Corporate culture is an omnibus term that includes many elements like norms, values, knowledge, and customs that are relevant to a firm. Economists have made great progress recently in devising methods of measuring different aspects of corporate culture. These empirical measures of culture have explained mergers and acquisitions, corporate risk-taking, and unethical behaviors observed in corporations, among other topics. We argue that unpacking corporate culture into its components is the right way to research it empirically. Theories of corporate culture are still in development, and we discuss the major contributions thus far. We argue that a theory of the firm and of corporate decision-making that is based on corporate culture is more germane to the practical realities of firms’ inner workings than prevailing theories based on agency costs. Corporate culture has the potential to set the theoretical paradigm for all corporate finance research.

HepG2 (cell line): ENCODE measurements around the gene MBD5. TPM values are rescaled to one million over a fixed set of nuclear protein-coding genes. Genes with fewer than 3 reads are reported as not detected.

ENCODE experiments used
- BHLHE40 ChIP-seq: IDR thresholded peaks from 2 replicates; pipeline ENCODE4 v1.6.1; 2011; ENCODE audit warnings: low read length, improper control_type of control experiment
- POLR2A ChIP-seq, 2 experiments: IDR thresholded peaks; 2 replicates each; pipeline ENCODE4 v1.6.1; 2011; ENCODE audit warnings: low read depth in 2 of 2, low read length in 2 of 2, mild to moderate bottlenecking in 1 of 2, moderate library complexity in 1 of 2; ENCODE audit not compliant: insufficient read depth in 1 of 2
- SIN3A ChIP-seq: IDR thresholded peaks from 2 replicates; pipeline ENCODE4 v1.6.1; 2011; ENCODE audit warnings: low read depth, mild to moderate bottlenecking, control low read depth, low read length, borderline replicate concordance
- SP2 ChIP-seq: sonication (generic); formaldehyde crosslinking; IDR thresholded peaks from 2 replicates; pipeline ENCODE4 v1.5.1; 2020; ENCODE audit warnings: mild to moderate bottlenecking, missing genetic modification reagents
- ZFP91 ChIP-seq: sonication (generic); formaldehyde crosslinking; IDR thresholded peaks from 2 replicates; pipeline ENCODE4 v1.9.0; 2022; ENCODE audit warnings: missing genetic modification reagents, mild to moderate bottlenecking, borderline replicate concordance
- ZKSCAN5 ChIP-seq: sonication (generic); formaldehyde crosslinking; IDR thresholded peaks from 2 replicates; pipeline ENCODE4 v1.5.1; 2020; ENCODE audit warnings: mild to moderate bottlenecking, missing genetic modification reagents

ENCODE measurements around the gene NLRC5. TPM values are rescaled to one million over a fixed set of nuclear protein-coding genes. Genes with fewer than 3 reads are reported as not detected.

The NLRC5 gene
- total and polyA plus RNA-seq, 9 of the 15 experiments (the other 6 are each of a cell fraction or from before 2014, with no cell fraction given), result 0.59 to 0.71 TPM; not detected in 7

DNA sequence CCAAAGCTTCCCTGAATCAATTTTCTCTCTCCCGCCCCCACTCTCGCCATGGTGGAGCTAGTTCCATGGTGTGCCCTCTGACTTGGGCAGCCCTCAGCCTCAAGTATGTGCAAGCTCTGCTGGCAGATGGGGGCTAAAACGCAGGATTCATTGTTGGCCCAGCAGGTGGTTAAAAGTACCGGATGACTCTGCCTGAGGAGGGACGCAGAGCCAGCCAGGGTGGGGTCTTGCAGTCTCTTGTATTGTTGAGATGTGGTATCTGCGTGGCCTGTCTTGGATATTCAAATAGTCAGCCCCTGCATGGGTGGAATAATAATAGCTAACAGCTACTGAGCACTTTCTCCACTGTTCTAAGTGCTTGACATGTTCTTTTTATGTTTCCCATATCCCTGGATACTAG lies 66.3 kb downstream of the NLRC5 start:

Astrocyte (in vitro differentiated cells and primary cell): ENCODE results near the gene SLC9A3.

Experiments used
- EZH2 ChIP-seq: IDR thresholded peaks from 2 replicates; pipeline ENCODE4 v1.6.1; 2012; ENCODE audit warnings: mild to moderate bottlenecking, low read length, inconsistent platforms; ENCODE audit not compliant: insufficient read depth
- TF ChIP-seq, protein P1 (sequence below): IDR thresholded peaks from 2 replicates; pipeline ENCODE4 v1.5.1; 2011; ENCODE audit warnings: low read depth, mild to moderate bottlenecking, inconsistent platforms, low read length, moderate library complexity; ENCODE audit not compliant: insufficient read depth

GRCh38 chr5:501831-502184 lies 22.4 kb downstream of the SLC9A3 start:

Gorton, Grennan, and Zentefis have nothing to disclose. The views expressed herein are those of the authors and do not necessarily reflect the views of the National Bureau of Economic Research.
Gary B. Gorton & Jillian Grennan & Alexander K. Zentefis, 2022. "Corporate Culture," Annual Review of Financial Economics, vol 14(1). citation courtesy of